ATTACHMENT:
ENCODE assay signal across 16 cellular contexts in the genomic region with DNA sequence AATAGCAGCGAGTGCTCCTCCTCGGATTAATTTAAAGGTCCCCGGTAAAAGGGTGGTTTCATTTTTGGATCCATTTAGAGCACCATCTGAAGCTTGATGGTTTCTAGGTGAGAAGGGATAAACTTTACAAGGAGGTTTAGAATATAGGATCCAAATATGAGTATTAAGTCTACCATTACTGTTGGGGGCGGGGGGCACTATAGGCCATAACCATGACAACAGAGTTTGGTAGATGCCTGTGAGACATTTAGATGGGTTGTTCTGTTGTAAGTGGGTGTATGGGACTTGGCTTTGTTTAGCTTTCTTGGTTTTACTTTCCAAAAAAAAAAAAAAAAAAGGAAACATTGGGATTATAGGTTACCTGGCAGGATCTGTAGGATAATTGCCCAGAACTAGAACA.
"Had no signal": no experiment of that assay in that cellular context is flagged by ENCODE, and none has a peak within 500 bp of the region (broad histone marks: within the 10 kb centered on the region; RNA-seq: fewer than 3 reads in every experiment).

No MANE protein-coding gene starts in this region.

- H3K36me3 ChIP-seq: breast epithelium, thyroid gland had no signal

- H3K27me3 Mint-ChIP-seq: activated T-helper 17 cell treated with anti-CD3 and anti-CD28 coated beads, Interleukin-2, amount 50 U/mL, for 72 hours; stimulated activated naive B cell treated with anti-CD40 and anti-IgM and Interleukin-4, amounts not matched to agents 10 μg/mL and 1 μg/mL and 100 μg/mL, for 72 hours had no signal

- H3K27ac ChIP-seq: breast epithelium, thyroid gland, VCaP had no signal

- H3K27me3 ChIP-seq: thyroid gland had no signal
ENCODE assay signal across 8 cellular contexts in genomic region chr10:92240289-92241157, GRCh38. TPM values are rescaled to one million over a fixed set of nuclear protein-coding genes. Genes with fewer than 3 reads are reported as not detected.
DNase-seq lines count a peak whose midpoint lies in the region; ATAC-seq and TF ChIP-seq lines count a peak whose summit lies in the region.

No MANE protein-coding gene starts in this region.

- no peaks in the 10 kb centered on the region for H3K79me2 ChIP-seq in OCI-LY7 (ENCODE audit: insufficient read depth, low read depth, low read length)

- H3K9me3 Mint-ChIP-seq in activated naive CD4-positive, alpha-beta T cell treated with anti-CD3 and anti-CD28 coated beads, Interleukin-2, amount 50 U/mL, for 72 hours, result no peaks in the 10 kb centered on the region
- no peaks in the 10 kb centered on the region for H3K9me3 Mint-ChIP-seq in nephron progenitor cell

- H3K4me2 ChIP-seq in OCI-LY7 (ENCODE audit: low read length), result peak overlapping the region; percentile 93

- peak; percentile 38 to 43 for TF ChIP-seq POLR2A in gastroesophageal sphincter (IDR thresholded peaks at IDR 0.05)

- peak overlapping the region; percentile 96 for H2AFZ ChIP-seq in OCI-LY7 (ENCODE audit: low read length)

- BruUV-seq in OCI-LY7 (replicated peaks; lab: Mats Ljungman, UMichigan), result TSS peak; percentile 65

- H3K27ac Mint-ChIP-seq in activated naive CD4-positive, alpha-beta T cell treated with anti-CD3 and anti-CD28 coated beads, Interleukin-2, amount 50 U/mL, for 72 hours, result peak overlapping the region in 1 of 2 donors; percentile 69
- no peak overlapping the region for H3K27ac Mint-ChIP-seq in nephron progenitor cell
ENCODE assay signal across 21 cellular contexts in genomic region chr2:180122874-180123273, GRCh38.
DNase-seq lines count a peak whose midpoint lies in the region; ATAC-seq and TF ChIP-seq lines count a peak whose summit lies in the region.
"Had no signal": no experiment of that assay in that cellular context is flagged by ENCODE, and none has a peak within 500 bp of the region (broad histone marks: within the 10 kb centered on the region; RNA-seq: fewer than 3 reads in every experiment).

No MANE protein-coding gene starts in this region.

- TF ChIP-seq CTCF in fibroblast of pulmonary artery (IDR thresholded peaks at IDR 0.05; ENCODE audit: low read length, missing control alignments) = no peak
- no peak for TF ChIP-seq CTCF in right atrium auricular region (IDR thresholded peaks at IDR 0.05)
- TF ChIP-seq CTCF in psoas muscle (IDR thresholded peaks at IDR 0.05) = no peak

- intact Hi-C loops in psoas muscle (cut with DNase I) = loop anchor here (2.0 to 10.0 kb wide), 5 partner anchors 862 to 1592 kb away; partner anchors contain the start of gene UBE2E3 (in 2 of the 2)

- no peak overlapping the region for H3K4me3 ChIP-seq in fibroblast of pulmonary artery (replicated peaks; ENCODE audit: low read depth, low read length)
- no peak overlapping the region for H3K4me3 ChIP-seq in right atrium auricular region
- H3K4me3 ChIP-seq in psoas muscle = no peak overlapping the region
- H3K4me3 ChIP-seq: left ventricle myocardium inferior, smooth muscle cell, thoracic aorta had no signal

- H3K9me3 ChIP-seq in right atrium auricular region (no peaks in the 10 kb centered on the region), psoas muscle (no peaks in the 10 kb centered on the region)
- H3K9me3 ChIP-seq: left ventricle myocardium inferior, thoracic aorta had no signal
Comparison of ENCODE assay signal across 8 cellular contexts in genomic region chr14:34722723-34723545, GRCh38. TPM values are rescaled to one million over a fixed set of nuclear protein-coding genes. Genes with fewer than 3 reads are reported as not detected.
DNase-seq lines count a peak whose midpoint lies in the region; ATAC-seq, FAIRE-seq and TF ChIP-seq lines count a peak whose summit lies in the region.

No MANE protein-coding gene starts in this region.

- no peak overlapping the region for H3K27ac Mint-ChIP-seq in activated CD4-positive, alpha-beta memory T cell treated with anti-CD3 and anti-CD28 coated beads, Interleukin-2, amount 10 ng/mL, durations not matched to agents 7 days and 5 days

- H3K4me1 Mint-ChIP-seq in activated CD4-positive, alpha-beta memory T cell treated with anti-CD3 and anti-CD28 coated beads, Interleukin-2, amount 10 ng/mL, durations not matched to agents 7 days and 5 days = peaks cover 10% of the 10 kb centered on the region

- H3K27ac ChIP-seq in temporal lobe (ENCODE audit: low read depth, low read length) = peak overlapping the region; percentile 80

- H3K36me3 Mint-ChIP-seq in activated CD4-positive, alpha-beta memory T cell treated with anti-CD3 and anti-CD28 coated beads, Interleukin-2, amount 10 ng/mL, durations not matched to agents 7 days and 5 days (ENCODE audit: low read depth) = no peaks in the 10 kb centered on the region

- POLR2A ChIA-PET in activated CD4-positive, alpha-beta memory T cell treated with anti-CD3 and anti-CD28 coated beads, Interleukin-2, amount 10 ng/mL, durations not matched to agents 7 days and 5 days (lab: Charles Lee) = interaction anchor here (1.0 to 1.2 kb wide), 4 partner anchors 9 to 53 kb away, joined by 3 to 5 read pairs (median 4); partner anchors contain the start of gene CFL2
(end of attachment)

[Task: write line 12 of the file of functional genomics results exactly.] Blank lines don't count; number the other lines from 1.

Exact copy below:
- H3K9me3 Mint-ChIP-seq in activated naive CD4-positive, alpha-beta T cell treated with anti-CD3 and anti-CD28 coated beads, Interleukin-2, amount 50 U/mL, for 72 hours, result no peaks in the 10 kb centered on the region